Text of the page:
However, outside opposition has always been present over the last 2,000 years but there are always problems inside the Church as well. The Second Vatican Council has not been an unending success, although it attempted to effect excellent changes to bring the Church into a more effective missionary work for our day. While the Council generated great hope across the world, the sad fact is that a few Church leaders have been working with measurable success to actually roll back the Council and return us to a style of operation prior to the Second Vatican Council. In the United States, there probably are at least 15 million former Roman Catholics walking around in this country. Fifteen million! How did that happen? Why did that happen?

There are many causes for the internal troubles that face the Church. Most observers contend that the biggest single problem in Catholicism is the agonizing sex scandal in the United States and Europe, but, thanks be to God, that will soon be behind us. Actually, the biggest problem in the Church today is a question of leadership. Jesus Christ promised that the Church would endure until the end of time. He did not promise that its leaders would always be competent! Today, we are certainly living through a period of unsteady leadership.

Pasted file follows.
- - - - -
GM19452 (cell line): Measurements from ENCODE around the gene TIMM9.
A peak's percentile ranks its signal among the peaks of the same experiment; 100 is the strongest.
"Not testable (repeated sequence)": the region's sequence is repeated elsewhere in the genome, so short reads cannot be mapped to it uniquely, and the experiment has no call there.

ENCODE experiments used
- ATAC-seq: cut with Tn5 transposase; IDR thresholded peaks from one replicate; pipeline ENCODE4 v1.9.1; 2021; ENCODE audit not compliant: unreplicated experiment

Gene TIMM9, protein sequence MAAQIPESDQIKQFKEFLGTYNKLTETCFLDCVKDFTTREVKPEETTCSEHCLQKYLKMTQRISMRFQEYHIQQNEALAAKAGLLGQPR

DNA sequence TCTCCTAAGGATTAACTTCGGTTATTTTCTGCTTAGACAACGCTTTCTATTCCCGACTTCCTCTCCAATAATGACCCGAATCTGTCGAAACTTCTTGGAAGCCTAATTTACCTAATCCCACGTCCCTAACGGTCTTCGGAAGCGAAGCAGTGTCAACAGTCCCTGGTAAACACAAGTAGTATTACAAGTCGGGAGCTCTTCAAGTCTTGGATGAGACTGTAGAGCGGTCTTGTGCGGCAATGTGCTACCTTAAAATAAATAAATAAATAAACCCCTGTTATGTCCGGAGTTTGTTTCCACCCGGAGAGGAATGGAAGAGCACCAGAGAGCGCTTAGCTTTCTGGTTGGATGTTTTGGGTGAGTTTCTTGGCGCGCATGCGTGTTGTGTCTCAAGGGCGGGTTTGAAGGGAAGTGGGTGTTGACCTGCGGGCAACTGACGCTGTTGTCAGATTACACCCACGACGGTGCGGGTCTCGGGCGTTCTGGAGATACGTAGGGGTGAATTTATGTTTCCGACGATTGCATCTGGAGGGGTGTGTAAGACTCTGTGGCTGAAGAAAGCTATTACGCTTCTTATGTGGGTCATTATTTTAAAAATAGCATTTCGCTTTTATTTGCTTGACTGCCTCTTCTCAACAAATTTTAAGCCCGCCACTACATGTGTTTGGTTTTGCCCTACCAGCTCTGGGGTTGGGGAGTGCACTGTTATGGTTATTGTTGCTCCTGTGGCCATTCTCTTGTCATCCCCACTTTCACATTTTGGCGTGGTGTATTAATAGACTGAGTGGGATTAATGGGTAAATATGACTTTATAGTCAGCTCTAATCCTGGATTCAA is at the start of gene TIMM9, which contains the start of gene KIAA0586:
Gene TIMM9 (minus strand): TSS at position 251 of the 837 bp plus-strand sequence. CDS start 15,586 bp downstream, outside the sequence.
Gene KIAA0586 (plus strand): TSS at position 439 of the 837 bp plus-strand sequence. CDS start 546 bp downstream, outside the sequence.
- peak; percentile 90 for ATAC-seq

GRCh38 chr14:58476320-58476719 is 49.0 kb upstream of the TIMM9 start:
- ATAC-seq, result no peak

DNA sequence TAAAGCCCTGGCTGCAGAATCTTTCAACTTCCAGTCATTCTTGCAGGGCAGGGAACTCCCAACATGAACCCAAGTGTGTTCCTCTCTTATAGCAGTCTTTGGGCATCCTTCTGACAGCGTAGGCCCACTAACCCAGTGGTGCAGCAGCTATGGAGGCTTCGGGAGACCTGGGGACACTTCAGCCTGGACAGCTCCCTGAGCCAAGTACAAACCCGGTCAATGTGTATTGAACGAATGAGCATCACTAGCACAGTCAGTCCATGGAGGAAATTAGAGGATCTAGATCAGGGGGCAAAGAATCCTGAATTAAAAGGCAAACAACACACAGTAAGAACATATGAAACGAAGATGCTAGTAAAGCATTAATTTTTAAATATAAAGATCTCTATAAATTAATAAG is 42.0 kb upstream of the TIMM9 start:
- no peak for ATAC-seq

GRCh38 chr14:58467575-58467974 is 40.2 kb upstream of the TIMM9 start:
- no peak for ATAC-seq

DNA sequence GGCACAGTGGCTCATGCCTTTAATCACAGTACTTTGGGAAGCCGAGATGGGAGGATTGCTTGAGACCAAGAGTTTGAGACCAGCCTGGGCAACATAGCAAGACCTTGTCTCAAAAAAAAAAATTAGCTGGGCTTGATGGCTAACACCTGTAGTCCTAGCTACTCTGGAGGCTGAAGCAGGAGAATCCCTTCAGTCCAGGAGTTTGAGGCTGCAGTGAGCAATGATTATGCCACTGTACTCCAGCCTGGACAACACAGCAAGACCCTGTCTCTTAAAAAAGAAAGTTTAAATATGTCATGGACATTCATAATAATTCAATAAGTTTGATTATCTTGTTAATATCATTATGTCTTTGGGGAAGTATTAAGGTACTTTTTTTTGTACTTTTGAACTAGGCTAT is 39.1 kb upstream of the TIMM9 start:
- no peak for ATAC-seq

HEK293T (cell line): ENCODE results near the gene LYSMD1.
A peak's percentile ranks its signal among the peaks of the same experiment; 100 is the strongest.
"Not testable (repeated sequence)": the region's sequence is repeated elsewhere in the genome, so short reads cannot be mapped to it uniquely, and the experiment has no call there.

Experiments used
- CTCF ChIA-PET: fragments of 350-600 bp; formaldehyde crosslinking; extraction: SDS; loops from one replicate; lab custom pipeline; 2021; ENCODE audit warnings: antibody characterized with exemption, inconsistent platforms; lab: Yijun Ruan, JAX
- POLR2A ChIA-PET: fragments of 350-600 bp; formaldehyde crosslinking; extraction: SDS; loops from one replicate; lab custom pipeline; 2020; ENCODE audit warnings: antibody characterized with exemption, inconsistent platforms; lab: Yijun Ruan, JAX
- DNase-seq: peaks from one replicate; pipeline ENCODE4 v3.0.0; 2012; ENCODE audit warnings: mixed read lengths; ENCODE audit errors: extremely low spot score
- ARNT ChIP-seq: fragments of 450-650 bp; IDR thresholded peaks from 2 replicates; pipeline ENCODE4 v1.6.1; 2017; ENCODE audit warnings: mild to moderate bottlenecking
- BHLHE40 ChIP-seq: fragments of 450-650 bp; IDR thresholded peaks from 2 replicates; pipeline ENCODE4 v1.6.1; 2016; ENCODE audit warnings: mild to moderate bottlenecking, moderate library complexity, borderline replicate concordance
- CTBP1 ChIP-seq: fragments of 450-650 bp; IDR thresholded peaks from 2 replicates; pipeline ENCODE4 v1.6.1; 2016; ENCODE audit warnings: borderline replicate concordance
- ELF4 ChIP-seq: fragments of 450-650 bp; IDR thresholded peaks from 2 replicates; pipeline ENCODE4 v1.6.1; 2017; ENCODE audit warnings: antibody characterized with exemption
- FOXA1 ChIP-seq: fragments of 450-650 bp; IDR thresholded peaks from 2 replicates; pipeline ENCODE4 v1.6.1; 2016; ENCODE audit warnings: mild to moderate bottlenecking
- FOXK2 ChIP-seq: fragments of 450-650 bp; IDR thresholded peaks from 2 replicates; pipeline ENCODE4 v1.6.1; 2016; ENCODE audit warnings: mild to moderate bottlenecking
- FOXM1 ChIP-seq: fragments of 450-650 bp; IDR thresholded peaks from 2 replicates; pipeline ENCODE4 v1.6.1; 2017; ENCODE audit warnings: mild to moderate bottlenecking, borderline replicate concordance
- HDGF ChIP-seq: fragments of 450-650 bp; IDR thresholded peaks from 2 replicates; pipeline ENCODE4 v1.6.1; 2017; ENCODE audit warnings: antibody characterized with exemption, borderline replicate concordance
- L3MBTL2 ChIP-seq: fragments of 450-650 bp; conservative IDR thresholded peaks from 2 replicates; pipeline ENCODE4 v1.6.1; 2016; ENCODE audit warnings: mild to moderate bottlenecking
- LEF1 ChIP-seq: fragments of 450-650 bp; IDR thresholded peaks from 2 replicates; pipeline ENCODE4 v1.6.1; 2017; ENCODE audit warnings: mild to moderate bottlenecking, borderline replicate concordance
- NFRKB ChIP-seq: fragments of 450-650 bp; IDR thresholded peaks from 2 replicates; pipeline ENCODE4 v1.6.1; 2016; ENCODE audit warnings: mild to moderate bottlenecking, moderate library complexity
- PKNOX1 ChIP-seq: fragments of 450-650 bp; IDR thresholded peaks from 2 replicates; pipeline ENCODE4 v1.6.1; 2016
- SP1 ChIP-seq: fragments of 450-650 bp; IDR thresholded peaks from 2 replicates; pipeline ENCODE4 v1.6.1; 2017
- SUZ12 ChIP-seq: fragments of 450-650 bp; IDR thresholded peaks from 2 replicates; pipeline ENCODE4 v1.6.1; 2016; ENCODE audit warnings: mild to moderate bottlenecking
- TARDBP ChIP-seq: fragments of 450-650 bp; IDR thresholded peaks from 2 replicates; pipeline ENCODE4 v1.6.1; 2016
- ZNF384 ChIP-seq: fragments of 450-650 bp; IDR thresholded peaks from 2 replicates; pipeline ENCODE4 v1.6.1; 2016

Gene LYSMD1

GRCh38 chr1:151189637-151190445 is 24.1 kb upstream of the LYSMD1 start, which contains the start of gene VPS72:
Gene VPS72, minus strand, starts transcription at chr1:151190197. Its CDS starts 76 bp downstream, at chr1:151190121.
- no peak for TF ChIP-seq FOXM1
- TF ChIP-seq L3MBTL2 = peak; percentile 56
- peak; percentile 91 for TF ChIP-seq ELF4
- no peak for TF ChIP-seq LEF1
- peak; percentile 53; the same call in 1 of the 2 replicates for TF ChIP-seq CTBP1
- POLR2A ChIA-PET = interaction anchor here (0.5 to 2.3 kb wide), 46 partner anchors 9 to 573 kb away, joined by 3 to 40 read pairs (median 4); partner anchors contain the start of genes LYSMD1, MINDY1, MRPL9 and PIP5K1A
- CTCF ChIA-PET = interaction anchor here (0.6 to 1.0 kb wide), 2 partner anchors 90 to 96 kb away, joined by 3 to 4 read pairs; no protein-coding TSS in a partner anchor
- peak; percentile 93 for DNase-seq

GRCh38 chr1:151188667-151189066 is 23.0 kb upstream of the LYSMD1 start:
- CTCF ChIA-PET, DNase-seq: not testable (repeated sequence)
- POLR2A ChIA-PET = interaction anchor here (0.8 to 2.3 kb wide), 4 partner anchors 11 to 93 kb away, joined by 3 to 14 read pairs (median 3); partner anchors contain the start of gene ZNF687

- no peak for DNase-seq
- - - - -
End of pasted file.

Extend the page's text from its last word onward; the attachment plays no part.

Is there a measure of incompetence present in the leadership of the Catholic Church today? It is hard to see how anybody could doubt that. Over the last few years, the American bishops have had some conflicts with the Canon Law Society, the Catholic Theological Society, the Catholic Hospital Association, the Leadership Conference of Women Religious, Catholic Charities International, presidents of Catholic universities, liturgical leadership and various priests groups. These groups are not made up of troublemakers. Their members love the Church. They have given their life to the Church. But many of them are having difficulty with the upper levels of Church leadership.

Should that not give the bishops of the United States pause?

Should that not give the Vatican pause?

All of these organizations are filled with talent and dedicated people, but the common thread that runs through all of these discussions is that the bishops claim to have the final say in any discussion. The problem is much more painful when the bishops are talking in areas where they do not actually have adequate competence.